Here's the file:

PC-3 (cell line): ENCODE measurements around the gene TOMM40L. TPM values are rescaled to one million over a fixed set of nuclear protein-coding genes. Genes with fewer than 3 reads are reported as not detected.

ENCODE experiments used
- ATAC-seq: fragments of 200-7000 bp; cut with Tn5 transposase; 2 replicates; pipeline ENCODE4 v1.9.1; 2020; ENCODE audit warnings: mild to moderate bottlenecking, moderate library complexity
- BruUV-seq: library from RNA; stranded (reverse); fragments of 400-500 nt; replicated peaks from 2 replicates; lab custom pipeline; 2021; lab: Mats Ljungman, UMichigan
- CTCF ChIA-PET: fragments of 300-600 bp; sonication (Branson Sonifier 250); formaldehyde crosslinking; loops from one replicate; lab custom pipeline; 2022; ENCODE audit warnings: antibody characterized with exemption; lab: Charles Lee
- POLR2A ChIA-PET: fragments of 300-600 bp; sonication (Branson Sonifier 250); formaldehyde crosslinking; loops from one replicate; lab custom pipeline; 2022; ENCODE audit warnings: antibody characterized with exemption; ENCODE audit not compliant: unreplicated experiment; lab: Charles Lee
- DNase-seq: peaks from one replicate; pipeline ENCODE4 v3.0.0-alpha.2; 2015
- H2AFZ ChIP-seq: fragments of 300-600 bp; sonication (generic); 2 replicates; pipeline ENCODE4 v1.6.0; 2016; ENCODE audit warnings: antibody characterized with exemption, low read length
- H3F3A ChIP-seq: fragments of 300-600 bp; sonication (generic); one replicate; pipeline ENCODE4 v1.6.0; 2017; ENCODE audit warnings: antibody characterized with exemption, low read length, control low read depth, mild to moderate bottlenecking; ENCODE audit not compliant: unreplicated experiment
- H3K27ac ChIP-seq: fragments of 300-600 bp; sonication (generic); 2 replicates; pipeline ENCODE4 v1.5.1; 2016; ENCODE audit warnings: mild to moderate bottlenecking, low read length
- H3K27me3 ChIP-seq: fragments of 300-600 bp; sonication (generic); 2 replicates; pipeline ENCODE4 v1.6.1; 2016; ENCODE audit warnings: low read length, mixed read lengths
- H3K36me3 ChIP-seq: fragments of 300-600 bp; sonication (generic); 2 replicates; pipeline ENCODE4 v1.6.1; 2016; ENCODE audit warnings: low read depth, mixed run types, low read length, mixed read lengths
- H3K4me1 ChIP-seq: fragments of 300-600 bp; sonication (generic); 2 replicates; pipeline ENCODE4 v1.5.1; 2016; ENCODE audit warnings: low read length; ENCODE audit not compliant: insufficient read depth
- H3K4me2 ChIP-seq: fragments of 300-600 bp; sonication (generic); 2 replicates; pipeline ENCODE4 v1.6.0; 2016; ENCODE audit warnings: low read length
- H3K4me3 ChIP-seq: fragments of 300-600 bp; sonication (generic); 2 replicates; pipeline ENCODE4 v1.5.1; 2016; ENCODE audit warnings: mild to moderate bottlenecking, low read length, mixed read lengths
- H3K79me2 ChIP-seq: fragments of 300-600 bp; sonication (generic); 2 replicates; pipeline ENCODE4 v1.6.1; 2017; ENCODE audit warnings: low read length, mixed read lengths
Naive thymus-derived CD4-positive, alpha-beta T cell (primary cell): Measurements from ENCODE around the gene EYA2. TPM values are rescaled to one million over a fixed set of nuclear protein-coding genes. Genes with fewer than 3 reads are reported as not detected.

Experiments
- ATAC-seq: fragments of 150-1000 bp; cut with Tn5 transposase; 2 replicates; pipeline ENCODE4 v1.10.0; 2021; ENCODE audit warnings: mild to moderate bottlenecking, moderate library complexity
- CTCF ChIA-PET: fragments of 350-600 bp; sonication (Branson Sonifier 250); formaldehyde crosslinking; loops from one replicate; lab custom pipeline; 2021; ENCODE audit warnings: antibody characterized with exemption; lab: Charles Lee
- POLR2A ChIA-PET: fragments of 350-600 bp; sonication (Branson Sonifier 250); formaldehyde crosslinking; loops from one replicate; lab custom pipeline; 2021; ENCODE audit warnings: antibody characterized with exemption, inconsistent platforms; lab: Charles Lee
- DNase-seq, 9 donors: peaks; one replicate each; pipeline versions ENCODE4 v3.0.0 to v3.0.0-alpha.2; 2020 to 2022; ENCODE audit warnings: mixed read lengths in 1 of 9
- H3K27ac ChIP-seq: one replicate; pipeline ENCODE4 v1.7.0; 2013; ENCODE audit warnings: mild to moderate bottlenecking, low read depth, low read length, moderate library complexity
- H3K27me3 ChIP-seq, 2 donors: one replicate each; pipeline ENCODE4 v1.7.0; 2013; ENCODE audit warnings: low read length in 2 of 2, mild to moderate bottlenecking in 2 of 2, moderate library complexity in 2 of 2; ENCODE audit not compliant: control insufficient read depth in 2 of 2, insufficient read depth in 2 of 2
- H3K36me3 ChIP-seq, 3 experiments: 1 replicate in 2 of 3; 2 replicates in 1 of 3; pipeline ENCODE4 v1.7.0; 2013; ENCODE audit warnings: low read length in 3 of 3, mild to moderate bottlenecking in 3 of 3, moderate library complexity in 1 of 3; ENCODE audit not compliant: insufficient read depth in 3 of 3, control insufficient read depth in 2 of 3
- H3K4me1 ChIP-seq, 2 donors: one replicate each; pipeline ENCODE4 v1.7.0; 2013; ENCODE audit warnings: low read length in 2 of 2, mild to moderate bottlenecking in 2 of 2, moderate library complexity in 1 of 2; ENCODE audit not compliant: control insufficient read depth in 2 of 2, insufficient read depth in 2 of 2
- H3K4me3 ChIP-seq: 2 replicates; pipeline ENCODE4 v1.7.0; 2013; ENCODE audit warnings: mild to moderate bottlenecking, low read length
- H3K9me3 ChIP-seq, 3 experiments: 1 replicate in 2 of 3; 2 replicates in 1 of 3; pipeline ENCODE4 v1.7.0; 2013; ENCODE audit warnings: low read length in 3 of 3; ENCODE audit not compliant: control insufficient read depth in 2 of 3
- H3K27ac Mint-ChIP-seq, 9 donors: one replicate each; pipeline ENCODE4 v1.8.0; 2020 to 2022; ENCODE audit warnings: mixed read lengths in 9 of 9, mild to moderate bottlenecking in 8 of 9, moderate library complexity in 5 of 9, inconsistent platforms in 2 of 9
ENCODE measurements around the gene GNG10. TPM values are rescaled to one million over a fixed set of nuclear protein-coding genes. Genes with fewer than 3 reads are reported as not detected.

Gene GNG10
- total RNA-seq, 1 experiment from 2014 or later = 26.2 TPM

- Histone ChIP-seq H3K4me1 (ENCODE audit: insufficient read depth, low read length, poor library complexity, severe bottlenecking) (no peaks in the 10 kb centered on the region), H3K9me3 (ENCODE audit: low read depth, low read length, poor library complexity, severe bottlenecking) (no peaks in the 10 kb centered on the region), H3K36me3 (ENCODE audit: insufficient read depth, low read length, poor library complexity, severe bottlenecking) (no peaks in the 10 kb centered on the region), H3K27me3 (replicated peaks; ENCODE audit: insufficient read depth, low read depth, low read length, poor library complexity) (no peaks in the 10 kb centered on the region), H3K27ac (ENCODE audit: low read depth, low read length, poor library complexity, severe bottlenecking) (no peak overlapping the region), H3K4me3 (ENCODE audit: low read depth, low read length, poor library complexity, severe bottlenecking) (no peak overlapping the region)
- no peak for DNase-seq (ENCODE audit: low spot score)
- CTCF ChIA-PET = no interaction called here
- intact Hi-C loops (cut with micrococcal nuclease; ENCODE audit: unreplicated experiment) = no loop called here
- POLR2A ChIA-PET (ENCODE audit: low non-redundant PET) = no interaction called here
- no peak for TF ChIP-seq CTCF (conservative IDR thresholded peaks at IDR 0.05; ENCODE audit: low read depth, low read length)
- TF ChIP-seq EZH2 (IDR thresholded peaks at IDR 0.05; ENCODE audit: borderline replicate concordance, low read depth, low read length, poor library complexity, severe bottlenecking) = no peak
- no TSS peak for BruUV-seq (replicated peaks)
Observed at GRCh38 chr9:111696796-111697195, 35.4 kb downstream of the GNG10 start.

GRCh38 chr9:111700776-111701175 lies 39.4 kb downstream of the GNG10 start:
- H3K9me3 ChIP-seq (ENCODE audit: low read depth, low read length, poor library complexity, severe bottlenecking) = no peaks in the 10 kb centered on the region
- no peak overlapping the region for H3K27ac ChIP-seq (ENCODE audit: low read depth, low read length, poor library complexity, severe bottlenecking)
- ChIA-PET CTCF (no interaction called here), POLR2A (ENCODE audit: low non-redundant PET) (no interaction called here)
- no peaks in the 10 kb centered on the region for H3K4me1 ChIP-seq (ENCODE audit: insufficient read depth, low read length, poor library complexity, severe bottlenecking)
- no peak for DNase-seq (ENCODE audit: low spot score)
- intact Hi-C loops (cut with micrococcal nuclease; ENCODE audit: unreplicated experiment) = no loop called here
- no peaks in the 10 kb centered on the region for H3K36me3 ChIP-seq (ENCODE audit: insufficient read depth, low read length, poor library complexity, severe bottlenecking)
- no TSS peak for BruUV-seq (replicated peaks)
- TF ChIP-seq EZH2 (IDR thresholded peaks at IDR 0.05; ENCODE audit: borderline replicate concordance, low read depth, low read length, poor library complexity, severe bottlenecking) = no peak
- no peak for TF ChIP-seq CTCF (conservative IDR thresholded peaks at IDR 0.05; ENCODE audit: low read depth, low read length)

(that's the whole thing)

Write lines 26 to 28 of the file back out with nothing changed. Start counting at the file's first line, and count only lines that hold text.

- H3K4me1 ChIP-seq, 2 donors: one replicate each; pipeline ENCODE4 v1.7.0; 2013; ENCODE audit warnings: low read length in 2 of 2, mild to moderate bottlenecking in 2 of 2, moderate library complexity in 1 of 2; ENCODE audit not compliant: control insufficient read depth in 2 of 2, insufficient read depth in 2 of 2
- H3K4me3 ChIP-seq: 2 replicates; pipeline ENCODE4 v1.7.0; 2013; ENCODE audit warnings: mild to moderate bottlenecking, low read length
- H3K9me3 ChIP-seq, 3 experiments: 1 replicate in 2 of 3; 2 replicates in 1 of 3; pipeline ENCODE4 v1.7.0; 2013; ENCODE audit warnings: low read length in 3 of 3; ENCODE audit not compliant: control insufficient read depth in 2 of 3